Global climate change is affecting places and the poor disproportionately: In Africa, where so many people are directly dependent on nature for their livelihood, the disruption of natural cycles is particularly life-threatening. Large swathes of the continent are becoming hotter and drier, making it more difficult to raise crops and livestock. Specifically, droughts, which have been a historic feature of the climate of parts of the continent, are now more devastating. The African Development Bank observes that: “Africa is … already disproportionately affected by the impacts of climate change because of its… dependence on the agricultural sector. African farmlands and rangelands are increasingly degraded, causing farmers to face declining yields.” This has ramifications for food security.
Building on Pope Francis’ Vision of an Inclusive Global Economy and on global justice as a framework for eliminating poverty, the Jesuit Justice and Ecology Network – Africa (JENA) in collaboration with the Yale University Global Justice Program and the Academics Stand Against Poverty (ASAP) has developed a webinar series to identify grave injustices suffered by African populations and to explore realistic ways of overcoming them.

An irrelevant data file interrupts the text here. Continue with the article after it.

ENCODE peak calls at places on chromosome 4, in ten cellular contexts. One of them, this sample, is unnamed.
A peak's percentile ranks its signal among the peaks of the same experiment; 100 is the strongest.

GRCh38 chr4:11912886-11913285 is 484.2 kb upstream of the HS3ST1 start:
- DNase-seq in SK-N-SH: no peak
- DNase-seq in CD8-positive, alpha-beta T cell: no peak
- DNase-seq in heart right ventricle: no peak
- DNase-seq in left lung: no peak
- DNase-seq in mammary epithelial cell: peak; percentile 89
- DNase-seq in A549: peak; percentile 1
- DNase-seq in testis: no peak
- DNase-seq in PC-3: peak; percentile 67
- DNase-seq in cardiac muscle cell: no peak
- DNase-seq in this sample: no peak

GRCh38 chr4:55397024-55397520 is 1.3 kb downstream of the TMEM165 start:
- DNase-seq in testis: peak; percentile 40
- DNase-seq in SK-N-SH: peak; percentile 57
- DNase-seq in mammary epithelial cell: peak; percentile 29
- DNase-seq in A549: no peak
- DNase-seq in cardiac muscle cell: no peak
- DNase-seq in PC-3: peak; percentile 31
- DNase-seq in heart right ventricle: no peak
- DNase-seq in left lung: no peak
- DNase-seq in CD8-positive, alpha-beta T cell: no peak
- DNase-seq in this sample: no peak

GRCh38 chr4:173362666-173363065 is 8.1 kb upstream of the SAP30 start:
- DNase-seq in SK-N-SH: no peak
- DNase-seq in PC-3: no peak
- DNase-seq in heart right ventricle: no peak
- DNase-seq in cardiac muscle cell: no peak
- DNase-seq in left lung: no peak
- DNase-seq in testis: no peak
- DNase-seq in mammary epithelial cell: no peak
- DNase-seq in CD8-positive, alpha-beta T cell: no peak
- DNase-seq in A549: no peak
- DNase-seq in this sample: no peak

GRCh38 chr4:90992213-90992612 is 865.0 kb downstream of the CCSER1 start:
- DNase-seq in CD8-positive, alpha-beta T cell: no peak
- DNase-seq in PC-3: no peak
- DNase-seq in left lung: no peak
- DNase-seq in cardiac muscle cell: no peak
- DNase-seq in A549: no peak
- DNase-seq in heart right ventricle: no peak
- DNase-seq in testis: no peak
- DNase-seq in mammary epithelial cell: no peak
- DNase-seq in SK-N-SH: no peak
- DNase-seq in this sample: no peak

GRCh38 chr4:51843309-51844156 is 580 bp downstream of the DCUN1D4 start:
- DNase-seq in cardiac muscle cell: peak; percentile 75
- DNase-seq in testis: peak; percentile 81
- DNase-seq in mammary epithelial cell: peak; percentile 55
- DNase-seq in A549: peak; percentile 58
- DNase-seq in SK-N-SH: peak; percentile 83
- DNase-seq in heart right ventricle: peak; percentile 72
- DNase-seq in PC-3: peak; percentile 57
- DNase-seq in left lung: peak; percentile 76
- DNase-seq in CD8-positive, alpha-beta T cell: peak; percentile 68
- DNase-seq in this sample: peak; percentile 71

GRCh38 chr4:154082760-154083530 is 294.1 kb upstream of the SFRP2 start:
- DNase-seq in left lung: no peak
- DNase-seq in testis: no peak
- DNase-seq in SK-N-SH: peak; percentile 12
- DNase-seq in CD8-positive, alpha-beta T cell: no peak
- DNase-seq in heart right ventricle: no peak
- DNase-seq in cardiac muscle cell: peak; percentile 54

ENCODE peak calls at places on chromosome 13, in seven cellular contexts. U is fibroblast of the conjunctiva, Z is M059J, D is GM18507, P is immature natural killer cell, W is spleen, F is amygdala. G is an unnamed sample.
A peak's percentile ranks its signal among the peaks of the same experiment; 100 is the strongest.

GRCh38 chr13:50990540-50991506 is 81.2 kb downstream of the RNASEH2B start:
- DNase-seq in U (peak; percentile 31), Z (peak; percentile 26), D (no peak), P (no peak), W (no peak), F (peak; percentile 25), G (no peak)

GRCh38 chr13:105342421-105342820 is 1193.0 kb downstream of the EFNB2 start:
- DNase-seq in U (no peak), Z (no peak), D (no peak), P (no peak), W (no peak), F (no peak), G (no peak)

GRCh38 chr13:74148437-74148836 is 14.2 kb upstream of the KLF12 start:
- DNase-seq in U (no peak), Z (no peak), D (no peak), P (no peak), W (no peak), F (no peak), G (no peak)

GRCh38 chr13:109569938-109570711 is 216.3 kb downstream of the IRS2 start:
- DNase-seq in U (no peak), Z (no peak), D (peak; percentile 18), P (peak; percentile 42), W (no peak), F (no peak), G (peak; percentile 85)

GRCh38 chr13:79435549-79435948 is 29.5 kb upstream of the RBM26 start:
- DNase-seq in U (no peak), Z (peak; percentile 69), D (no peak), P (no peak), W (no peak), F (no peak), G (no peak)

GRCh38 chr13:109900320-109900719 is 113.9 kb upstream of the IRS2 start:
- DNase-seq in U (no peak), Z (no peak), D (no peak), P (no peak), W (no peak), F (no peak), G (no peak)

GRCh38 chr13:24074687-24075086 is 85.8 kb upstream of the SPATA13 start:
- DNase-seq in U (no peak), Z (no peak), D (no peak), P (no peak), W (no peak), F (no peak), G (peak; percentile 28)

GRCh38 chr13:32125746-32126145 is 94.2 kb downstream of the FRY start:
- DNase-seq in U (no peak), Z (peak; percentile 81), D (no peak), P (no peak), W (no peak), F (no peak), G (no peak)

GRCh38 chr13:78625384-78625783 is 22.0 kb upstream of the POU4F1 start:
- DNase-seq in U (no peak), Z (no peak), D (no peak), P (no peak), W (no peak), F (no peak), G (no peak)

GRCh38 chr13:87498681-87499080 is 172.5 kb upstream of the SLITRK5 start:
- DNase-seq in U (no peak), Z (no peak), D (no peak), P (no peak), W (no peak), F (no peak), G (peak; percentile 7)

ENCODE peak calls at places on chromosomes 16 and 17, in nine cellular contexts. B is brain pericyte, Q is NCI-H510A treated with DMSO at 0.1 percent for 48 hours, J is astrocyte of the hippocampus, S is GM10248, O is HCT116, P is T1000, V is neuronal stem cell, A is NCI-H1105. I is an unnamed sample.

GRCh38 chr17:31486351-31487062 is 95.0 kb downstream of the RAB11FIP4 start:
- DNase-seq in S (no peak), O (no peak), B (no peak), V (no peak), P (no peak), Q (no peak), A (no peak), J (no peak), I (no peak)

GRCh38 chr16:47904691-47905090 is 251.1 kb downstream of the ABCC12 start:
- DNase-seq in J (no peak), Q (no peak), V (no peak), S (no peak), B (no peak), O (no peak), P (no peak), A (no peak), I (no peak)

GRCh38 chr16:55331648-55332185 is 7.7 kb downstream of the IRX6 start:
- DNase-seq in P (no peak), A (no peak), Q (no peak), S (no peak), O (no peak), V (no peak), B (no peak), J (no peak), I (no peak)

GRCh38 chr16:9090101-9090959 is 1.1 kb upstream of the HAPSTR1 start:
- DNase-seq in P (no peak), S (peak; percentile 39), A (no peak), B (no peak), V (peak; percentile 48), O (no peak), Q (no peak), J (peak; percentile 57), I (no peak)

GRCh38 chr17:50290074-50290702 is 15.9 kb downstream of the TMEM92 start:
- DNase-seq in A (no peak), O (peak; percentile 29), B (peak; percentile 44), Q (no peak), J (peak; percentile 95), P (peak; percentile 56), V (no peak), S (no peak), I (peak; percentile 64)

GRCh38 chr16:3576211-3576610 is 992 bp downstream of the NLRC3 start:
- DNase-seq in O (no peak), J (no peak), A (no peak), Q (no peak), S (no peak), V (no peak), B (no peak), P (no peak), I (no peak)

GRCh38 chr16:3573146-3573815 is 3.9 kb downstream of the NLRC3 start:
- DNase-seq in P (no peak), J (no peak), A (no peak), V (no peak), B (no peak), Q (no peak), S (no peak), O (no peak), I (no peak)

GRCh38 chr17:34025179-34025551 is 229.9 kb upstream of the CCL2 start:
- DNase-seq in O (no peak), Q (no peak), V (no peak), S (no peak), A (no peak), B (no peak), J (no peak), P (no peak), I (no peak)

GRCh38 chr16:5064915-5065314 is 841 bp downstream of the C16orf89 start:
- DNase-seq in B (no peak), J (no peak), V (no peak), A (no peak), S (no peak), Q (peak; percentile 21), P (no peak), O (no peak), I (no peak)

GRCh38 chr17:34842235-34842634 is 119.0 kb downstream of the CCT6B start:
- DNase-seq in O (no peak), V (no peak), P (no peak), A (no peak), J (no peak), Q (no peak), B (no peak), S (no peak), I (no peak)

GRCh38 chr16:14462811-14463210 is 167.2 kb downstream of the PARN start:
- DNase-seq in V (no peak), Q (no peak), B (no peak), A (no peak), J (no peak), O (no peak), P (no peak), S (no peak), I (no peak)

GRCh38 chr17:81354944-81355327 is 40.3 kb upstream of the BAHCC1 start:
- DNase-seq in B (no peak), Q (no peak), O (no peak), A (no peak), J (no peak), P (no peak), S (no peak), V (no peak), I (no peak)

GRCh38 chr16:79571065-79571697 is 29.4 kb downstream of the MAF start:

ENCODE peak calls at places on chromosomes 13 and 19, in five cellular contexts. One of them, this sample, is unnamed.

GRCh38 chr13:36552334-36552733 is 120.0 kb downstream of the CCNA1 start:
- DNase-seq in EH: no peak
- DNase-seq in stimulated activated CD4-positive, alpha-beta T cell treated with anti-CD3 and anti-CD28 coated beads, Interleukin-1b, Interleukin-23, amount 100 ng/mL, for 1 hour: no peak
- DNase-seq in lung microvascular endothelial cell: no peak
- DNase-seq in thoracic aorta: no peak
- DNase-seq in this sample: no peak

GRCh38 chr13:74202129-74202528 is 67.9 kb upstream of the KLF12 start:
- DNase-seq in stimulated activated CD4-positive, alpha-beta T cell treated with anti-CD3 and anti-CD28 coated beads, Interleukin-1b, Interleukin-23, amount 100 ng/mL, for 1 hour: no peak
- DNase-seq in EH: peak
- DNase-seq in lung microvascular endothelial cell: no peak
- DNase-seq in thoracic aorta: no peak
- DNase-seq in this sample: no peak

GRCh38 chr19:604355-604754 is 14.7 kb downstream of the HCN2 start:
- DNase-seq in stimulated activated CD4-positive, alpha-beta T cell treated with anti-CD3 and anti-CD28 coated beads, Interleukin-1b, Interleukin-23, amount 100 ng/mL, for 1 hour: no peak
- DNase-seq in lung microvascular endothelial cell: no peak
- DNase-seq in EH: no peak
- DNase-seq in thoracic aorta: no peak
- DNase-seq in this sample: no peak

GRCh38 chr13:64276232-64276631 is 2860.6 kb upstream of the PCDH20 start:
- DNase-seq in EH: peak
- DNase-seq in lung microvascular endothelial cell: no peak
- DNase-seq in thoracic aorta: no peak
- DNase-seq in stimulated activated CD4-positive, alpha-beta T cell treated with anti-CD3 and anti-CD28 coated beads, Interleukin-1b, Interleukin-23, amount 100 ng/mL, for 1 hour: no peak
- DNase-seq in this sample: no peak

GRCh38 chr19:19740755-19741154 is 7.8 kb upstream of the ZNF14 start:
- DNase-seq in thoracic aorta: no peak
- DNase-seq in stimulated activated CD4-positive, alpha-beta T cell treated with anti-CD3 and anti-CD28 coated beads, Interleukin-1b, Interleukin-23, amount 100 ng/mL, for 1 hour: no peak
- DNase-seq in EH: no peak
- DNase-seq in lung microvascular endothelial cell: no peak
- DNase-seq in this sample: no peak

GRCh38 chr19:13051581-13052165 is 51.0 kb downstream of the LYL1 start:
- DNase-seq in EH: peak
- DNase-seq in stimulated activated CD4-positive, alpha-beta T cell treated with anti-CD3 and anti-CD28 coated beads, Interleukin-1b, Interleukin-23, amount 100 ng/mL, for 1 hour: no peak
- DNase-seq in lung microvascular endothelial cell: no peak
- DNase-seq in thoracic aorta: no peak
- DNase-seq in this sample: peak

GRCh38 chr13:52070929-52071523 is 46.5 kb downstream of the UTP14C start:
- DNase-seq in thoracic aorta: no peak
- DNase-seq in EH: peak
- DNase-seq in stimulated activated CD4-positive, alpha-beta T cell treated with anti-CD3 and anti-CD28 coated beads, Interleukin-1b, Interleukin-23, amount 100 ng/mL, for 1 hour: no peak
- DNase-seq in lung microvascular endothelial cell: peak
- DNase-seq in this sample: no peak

1. How can Africa enhance Food Security and develop Agricultural Finance under Climatic Risk?
2. How can African countries collaborate to meet Africa’s food and energy needs entirely from renewable sources and to produce renewable energy wherever it can be produced most cost-effectively?
• Dr. Iyad Abumoghli, UNEP Faith for Earth, Kenya.
• Arnold Ambundo, ACT Alliance, Global Climate Change Policy, Coordinator.
• Dr. Nana Ama Browne Klutse, University of Ghana.
• Dr. Oluyede Ajayi, Lead Specialist – Agriculture and Climate Change- CTA.
• Dr. Emmanuel Nyadzi, Wageningen University, Netherlands.